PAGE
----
Semi-happy Mother’s Day

10 May 2010

It happened again

I wanted to call you up

I wanted your opinion about something …

Charlie Peacock, from the song “My Father’s Crown”

Yesterday was kind of rough as Mother’s Days go.  I managed breakfast in bed for my wife (cheese omelet, raspberry Danish, banana, juice) and a gift (a musical snow globe, which she really liked).  But I was pretty much dead to the world by about 10 a.m., and didn’t recover until this morning.  I was out of energy, had an odd sort of headache, and no interest in much of anything.  I basically stayed in my office, except to wrap some meat for the freezer and give myself a haircut (something I’d been putting off for too long).  Very strange, even given the brokenness I described in my last entry.

It wasn’t until late last night that it hit me what was really wrong: it was my first Mother’s Day without my mom.

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Periodic Pingback: iMonk is dead, long live iMonk!

9 May 2010

(Blogger’s note: Periodic Pingback is an occasional feature of mine, providing links to other stuff on the World Wide Internet Superhighwayweb that I’ve found too valuable to not pass on.  Do enjoy!)

Regular readers of this space (believe it or not, there are a few) will know of my admiration for the work and teachings of Michael Spencer, aka “the Internet Monk.”  (You can check out his website here.)  I didn’t always agree with him, but I usually did, and I found him to be a modern prophet of God, a Biblically-committed teacher willing to speak the truth regardless of how uncomfortable it was to the American church (or even to himself).  Such people are both rarer and more valuable than gold, IMNVHO (in my not-very-humble opinion).

Unfortunately — for us, not him — Michael went to Heaven on April 5 after a long bout with cancer, one exacerbated by his Christian employers cutting off his health insurance in the midst of his battle.  (Restraining myself from a rant here …)  Nevertheless, the ministry he began to help reform the body of Christ lives on.  His website is still active, with several of his friends and co-conspirators helping to run it and contributing new content.  Two new articles in particular have caught my attention: one on “Our Dangerous God” by Jeff Dunn, and a companion piece titled “Becoming a Dangerous Christian” by Lisa Dye.  Both are definitely worth your time if you’re a Christian and want to grow into maturity in Christ. ( If you’re a Christian and don’t want to grow into maturity in Christ … what is wrong with you?!?)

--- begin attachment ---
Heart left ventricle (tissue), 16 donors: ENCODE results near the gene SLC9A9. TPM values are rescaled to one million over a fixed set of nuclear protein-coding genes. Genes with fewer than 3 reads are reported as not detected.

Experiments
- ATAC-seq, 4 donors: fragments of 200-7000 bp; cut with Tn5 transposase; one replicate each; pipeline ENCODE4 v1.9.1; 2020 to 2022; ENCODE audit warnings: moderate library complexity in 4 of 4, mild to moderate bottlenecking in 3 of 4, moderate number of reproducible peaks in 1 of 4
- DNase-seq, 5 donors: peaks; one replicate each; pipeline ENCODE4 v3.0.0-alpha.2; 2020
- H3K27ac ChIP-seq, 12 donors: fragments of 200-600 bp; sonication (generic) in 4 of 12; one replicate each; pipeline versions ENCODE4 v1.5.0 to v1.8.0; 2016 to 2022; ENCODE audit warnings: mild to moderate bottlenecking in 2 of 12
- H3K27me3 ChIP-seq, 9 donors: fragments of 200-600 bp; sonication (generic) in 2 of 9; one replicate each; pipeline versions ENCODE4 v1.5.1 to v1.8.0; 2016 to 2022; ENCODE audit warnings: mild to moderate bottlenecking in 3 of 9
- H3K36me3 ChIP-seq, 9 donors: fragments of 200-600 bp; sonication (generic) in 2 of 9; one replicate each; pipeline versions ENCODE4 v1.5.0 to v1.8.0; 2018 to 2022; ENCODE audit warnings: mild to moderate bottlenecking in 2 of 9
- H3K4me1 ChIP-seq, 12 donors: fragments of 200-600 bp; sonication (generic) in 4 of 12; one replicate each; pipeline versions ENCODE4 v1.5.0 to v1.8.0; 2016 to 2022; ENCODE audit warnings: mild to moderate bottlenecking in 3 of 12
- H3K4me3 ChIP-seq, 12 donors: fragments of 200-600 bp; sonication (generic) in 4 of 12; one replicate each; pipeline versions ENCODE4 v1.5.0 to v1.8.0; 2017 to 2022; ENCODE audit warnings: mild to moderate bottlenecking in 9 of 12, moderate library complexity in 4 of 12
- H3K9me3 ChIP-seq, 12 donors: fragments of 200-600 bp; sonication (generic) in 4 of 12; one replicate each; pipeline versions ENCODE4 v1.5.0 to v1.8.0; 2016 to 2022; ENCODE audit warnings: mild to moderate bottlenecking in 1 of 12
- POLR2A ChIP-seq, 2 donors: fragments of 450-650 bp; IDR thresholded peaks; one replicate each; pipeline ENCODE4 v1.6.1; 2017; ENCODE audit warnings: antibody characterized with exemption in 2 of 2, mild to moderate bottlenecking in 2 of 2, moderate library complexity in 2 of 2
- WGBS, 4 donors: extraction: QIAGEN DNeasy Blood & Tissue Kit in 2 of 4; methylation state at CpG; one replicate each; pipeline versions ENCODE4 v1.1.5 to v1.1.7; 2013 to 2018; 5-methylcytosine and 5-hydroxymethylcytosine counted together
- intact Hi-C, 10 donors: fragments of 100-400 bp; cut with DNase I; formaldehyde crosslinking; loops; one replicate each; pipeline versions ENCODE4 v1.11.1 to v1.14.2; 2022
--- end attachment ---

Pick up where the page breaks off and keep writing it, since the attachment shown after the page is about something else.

Also, Michael’s first book, Mere Churchianity, will be released by Random House next month.  (His first, but not necessarily his last — plans are underway for a compilation of some of his essays.  I’ll keep you posted.)  You can check out the details and/or pre-order a copy at Amazon.com I know I’ll be getting one.


Them’s the breaks

8 May 2010

(Blogger’s note: don’t tear up, M. — this has a happy ending …)

I feel a little sad for how dour most of my last several posts have been.  I wish I could give you a lot more sunshine, light and slapstick humor.  Alas, that’s not what I have in supply right now, so I have to make do with what I’ve got.

And what I’ve got right now is that I’m broken.

I think it happened a bit before Easter.  It wasn’t anything in particular, just the effect of all the events of the last year or two exacting their toll, a piece at a time.  It happens.  I’m not sure what broke, or how I would even go about fixing it, but my emotions are on a more consistent low, I’ve been lacking in energy, and it’s been harder to get going on the things I need/want to do.  I’ve dealt with depression before, but this is something different.  And as much as I’ve done my best to keep a-soldiering on, as loath as I’ve been to admit it (even to myself), I really haven’t been the same since whatever snapped, snapped.

Sounds pretty bad, I imagine.  Well, maybe it is.  And then again, maybe not.

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Survival of the faithfullest

3 May 2010

Let us not become weary in doing good, for at the proper time we will reap a harvest if we do not give up.  (Galatians 6:9)

This verse is not as easy to obey as it sounds, I’ve found.

I’ve mentioned before that people have told me how amazed they are that I’ve been able to stick it out with all that’s happened with my son’s illness.  My stock response is, “Well, it’s not like I really had a choice in the matter.”  To a certain extent, that’s true – I could never really consider walking away from my son, from my family, with a clear conscience.  I have to live with myself, and I couldn’t do that if I’d abandoned them, no matter how much I felt I wasn’t up to the task.

At the same time, though, there are moments where it can be really hard to stay.  I reached one of those moments just last night.
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